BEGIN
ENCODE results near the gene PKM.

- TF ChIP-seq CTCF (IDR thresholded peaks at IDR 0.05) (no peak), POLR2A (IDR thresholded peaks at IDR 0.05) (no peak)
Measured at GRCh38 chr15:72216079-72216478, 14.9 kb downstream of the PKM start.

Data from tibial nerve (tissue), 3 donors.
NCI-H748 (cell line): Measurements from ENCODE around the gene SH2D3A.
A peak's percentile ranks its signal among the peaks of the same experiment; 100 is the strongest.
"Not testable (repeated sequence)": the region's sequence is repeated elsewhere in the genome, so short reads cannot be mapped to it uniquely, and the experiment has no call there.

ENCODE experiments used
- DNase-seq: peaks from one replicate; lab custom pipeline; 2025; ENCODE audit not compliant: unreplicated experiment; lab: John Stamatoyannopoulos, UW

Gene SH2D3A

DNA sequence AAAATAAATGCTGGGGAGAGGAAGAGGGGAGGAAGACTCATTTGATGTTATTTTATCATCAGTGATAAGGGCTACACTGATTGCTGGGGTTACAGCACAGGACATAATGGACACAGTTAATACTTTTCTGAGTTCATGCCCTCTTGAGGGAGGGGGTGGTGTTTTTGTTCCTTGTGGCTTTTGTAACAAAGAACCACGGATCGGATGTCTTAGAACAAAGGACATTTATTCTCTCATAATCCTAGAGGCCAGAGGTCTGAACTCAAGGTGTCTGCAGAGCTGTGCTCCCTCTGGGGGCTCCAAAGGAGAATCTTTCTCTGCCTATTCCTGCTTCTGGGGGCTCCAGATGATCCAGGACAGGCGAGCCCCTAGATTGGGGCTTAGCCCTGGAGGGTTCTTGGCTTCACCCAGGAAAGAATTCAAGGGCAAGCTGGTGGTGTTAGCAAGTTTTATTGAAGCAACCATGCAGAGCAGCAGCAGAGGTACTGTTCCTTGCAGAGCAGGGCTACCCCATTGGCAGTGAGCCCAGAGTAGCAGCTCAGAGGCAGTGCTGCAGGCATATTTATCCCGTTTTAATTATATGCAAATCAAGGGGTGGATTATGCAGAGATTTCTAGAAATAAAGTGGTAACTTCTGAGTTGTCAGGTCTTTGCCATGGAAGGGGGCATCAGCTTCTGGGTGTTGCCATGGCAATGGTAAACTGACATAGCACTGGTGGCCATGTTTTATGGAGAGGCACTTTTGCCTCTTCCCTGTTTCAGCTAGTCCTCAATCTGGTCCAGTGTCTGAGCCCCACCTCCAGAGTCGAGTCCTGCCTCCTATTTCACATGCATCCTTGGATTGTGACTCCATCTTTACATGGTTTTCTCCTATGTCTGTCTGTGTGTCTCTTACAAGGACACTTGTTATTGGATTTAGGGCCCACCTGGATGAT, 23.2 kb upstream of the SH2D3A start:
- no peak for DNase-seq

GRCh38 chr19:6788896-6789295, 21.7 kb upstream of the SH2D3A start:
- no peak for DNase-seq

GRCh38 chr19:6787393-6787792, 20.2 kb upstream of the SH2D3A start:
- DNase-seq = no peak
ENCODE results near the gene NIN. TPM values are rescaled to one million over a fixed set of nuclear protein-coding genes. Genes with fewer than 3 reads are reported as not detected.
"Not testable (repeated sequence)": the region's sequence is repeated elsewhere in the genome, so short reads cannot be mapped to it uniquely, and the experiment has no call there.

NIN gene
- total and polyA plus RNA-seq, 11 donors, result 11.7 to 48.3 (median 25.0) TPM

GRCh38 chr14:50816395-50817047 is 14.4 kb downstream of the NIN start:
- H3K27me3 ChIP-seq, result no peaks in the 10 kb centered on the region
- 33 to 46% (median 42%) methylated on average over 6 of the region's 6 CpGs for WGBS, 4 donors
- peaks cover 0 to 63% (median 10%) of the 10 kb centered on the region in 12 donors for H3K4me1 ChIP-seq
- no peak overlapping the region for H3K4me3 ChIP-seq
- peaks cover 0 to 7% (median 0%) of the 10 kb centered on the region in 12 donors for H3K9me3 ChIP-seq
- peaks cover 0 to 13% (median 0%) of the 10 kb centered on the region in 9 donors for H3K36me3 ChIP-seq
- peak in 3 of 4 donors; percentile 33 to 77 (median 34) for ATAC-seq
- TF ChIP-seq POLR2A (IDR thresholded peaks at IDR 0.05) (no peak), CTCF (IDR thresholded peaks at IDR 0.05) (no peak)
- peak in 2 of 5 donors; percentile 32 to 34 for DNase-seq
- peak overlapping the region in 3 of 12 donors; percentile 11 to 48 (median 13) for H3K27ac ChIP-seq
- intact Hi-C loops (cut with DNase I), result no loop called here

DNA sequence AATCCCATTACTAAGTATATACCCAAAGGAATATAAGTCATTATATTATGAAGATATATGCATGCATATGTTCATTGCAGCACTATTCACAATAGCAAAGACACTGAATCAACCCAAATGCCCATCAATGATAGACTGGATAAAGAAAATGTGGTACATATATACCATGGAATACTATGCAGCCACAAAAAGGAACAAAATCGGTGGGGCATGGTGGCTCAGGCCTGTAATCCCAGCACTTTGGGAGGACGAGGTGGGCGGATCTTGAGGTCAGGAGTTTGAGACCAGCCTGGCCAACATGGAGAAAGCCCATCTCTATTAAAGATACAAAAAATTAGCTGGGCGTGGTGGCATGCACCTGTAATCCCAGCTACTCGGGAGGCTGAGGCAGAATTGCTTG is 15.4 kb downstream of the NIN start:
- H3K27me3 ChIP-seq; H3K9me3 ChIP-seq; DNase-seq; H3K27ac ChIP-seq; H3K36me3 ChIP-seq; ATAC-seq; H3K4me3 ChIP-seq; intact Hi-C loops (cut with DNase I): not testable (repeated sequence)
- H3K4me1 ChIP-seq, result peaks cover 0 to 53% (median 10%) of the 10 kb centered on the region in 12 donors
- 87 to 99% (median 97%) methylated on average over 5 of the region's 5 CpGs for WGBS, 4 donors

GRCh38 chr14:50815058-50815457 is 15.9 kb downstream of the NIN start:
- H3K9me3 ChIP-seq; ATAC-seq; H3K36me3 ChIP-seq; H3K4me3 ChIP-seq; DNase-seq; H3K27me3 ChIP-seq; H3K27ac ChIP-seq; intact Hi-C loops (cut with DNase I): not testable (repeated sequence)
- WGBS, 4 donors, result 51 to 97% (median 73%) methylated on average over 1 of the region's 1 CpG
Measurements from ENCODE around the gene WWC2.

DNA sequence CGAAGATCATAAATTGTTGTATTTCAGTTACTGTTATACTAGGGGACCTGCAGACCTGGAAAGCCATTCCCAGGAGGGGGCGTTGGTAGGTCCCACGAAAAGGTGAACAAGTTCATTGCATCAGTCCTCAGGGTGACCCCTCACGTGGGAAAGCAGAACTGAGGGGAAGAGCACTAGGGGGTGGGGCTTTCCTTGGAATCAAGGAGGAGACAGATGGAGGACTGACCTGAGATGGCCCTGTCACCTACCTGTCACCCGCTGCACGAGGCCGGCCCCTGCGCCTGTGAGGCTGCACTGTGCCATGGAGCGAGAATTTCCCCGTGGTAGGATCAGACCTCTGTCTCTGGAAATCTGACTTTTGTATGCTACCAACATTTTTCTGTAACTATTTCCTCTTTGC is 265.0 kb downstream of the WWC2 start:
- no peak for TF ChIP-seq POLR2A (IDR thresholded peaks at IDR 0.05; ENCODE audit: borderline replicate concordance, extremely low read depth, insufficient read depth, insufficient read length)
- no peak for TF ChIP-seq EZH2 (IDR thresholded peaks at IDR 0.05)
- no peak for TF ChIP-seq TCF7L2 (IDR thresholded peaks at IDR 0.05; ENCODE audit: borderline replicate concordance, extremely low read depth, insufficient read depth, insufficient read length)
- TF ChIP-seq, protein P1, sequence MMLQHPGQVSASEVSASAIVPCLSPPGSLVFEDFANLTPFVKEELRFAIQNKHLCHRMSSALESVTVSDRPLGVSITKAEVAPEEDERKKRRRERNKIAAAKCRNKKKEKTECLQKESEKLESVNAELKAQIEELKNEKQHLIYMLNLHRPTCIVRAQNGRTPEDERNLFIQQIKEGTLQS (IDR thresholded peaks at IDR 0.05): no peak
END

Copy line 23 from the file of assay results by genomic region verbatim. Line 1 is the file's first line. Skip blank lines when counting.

- 33 to 46% (median 42%) methylated on average over 6 of the region's 6 CpGs for WGBS, 4 donors